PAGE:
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ARS Home » Southeast Area » Athens, Georgia » U.S. National Poultry Research Center » Exotic & Emerging Avian Viral Diseases Research » Research » Publications at this Location » Publication #309880

Research Project: Intervention Strategies to Control and Prevent Disease Outbreaks Caused by Avian Influenza and Other Emerging Poultry Pathogens

Location: Exotic & Emerging Avian Viral Diseases Research

Title: The impact of H9N2 avian influenza virus vaccine antigenic variation on virus infectious dose in chickens

Author
item Wang, Yu - Orise Fellow
item Spackman, Erica

Submitted to: Meeting Abstract
Publication Type: Abstract Only
Publication Acceptance Date: 11/12/2014
Publication Date: N/A
Citation: N/A

Interpretive Summary:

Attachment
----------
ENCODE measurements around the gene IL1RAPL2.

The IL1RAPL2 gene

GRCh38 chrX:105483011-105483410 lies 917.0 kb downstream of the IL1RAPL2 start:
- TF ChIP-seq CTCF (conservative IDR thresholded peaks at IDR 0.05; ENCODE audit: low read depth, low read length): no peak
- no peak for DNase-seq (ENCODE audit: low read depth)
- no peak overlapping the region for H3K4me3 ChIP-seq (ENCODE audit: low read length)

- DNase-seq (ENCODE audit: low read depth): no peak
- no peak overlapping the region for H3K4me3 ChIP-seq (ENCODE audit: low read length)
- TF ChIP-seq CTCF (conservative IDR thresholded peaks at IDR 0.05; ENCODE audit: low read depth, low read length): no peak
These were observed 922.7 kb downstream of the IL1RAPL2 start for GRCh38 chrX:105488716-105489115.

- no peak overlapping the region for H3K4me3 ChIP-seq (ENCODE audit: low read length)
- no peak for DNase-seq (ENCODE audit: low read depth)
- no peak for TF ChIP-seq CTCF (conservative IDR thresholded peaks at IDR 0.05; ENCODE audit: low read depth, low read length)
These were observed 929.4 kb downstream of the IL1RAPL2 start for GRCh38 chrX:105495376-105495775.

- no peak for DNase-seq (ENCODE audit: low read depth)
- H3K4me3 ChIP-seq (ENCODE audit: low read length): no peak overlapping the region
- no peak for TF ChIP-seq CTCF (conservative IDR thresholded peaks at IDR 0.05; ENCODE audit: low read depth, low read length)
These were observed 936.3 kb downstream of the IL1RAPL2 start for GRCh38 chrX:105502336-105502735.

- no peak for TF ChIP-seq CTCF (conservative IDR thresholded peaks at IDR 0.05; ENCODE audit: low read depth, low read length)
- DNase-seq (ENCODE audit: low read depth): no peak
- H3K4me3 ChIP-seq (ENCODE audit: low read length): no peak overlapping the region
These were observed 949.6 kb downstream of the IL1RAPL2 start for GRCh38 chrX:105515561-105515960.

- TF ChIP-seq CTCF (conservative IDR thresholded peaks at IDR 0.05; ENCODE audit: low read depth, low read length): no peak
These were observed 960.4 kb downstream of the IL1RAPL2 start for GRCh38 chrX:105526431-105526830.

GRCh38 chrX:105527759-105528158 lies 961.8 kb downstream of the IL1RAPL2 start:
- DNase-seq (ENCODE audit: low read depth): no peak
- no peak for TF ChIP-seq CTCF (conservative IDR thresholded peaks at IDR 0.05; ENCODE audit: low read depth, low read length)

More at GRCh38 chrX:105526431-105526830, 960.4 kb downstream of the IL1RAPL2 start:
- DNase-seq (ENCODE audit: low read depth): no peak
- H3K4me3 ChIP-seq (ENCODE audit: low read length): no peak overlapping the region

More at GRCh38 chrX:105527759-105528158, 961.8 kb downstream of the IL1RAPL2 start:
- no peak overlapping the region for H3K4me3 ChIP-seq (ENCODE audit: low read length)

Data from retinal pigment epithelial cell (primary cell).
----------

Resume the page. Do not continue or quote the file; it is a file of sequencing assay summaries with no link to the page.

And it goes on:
Technical Abstract: The H9 subtype of avian influenza virus is wide-spread in the areas of Asia and Middle East. Selection of effective vaccines that provide effective protection mainly depends on the antigenic match of the hemagglutinin protein (HA), between the vaccine and the field strain. To determine how the antigenic variations affect the vaccine efficacy, a vaccine-challenge study with different doses was conducted. Based on the antigenic cartography, three isolates from Israel: the current vaccine virus and two other antigenic variants were selected for the studies. Specific-pathogen-free (SPF) chickens were vaccinated with each of the three isolates separately and challenged either against the same isolate or the other two antigenically heterologous isolates at 10-fold serial doses from 10^3 mean embryo infectious dose (50 percent EID) through 10^7 50 percent EID per bird. The control group of chickens was unvaccinated and challenged similarly. Pre-challenge sera were collected for hemagglutination inhibition assays to evaluate antibody titers. Virus shedding was quantitated by real-time reverse-transcription-PCR (rRT-PCR) of oral swabs. The mean infectious dose was calculated for each vaccine-challenge group. This study quantifies the differences in susceptibility to infection with H9 avian influenza virus based on antigenic variation between the vaccine and challenge virus.